5 Current Milwaukee Brewers With Franchise-Best Seasons

5 Current Milwaukee Brewers with Franchise-Best Feats

Miller Park Yount Statue
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The Milwaukee Brewers were officially born in 1970 upon moving to the Cream City from Seattle. While their history doesn't matchup with many of the oldest clubs -- in terms of wins, players or records -- the Brewers have had a number of phenomenal talents who posted terrific seasons.

Though much of the success came in the distant past, there are actually five current members of the Brewers who own a franchise-best season in their back pockets.

5. Aramis Ramirez - Third Baseman OPS

Aramis Ramirez Milwaukee Brewers
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5. Aramis Ramirez - Third Baseman OPS

Aramis Ramirez Milwaukee Brewers
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Aramis Ramirez is the only Brewers' third baseman to have a season with a .900 OPS. That came in 2012 when he hit 50 doubles and 27 home runs. Tommy Harper fell just short, posting an .899 OPS in the Crew's first season.

4. Jonathan Lucroy - Catcher Power

Jonathan Lucroy Milwaukee Brewers
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4. Jonathan Lucroy - Catcher Power

Jonathan Lucroy Milwaukee Brewers
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The current Milwaukee backstop is the only catcher in club history with 15 or more home runs to go with at least a .790 OPS. Lucroy hit 18 dingers en route to a .795 OPS in 2013. Ted Simmons was the only other catcher on pace, falling short on home runs while producing a .799 OPS and driving in 108 runs.

3. Yovani Gallardo - Dominant Pitching

Yovani Gallardo Milwaukee Brewers
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3. Yovani Gallardo - Dominant Pitching

Yovani Gallardo Milwaukee Brewers
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Yovani Gallardo is the only pitcher in Brewers' history to strike out 200 batters and hold opponents to .225 batting average or lower in the same season. Yo accomplished the feat in 2009 with 204 punch outs, while batters hit just .219 against him.

2. Ryan Braun - All-Around Run Production

Ryan Braun Milwaukee Brewers
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2. Ryan Braun - All-Around Run Production

Ryan Braun Milwaukee Brewers
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In team history, Milwaukee's 2011 NL MVP is the only player to record 100 runs, 100 RBIs and 20 stolen bases in the same season. Ryan Braun has actually done it on three separate occasions, accomplishing the feat in 2009, 2011 and 2012. He also led the league in hits in 2009 with 203 that year.

1. Carlos Gomez - Power-Speed Combo

Carlos Gomez Milwaukee Brewers
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1. Carlos Gomez - Power-Speed Combo

Carlos Gomez Milwaukee Brewers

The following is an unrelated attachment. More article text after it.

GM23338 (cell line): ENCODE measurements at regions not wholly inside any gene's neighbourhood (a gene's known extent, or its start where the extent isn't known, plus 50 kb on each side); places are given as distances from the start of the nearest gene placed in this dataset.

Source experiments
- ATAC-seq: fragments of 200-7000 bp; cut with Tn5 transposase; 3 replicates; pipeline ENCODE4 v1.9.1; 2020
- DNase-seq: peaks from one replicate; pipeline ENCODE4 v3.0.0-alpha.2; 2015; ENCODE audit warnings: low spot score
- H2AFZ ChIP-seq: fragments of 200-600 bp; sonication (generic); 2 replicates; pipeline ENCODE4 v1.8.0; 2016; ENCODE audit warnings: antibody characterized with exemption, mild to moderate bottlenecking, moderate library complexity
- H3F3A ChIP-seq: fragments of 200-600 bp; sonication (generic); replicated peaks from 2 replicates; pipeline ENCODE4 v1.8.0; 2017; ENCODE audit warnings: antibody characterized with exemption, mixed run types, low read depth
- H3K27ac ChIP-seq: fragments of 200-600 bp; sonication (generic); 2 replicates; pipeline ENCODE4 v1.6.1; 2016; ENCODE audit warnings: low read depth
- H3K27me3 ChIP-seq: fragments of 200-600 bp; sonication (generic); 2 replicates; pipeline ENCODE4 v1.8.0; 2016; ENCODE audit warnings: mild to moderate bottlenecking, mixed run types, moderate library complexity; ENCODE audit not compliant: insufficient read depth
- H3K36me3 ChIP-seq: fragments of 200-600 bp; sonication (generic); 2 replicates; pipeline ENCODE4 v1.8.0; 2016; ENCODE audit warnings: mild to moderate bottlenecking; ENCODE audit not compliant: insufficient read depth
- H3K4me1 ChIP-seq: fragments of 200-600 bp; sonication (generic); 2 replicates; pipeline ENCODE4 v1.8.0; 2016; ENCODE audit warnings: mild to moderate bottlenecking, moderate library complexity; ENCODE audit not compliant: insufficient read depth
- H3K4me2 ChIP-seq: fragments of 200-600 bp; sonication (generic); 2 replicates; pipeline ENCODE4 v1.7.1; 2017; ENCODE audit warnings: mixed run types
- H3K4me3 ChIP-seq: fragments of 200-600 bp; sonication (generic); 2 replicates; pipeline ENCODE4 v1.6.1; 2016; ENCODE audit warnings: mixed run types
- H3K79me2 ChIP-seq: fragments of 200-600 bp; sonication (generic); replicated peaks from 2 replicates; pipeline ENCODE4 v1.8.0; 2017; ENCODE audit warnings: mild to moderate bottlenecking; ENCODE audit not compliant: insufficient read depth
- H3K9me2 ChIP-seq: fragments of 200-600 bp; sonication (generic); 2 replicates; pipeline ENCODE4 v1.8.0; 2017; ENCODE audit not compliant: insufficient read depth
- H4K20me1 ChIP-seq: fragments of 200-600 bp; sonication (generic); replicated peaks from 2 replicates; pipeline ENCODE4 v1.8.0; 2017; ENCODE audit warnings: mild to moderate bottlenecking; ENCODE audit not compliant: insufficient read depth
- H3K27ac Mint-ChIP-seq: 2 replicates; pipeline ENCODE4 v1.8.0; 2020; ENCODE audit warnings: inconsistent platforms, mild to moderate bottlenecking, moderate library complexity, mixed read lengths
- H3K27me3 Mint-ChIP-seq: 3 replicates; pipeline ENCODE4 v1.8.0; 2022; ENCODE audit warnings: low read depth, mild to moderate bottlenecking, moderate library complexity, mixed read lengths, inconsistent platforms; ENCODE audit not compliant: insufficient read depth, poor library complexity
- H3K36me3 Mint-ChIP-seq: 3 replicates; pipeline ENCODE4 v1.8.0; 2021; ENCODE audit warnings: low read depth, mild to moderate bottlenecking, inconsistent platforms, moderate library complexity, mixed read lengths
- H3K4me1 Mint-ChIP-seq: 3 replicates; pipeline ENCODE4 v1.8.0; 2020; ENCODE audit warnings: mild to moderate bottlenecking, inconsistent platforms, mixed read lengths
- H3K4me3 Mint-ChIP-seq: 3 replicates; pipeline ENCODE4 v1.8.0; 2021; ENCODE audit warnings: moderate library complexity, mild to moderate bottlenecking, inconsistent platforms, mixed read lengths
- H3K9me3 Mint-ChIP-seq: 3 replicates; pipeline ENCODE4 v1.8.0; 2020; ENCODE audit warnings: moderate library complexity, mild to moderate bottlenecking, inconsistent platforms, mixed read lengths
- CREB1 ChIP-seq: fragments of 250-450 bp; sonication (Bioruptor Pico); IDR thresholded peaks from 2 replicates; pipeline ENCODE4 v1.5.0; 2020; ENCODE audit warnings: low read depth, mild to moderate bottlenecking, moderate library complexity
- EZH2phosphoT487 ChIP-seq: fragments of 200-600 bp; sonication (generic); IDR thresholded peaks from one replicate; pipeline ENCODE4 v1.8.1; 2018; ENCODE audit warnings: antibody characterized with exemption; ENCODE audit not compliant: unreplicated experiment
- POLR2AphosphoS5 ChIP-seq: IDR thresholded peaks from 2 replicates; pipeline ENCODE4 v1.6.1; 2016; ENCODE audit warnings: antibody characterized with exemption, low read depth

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In 2013, Carlos Gomez became the only player in franchise history to record at least 20 home runs, 20 doubles and 40 stolen bases in a single season (24-27-40), which he executed in 2013. Paul Molitor had enough steals and doubles in three separate years, but was short on the long ball, hitting 19, 16 and 15, respectively, in those seasons.

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  • Scott

    Ben Sheets in 2004 struck out 264 with an OBA of .223. Higura came within a couple K’s of matching that in 1988.

    Yount(one of the truly most under appreciated greats of all time) had 2 seasons in which he was either 1 RBI or one SB away from 100/100/20 and 3 seasons in total in which he was very close.

    Rare for a SS back then. HE was the guy who broke the mold at SS, not Cal Ripken. Yount hit 29 HR’s in his first MVP year and 20 of them were on the road as County Stadium was such a pitchers park. In fact, something like 140 of that teams 216 HR’s came in the same game.

    The MOST glaring and obvious mistake(I didn’t bother to go back and check what Don Money did, or what others did year by year) that stuck out like a sore thumb was your claim that ARam was the only Brewers 3rd basemen to post a .900 OPS.

    Did you recall what position Ryan Braun played as a rookie? He had a truly historic rookie season slugging over .630 and posting a OPS over 1.000. Molitor also had a OPS well over .900 in 1987 playing a great deal of his time at 3rd base, though I didn’t look at his splits.

    Missing Ryan Braun though…that’s a big one.

  • Tim Muma

    I appreciate your research. I want to reiterate the focus was on current players who hold these distinctions. Unfortunately, due to the limits placed on me in terms of words/characters, I can’t address every player who was close. So mentioning Yount or Higuera would’ve been accurate as being so close, but they didn’t reach those exact stats and I chose to mention something else.

  • Tim Muma

    Ben Sheets actually allowed an average of .226 in 2004, so he was not below .225 as was the criteria I mentioned for Gallardo

  • Tim Muma

    As far as 3B, had I been given more space, I would have noted that to qualify at a position, it is standard to have played the position in 75% of team games. Braun played in 70% that year at 3B and Molitor did not reach 75% either. Other candidates may not have qualified due to too few plate appearances.

  • Tim Muma

    Don Money never had an OPS of .900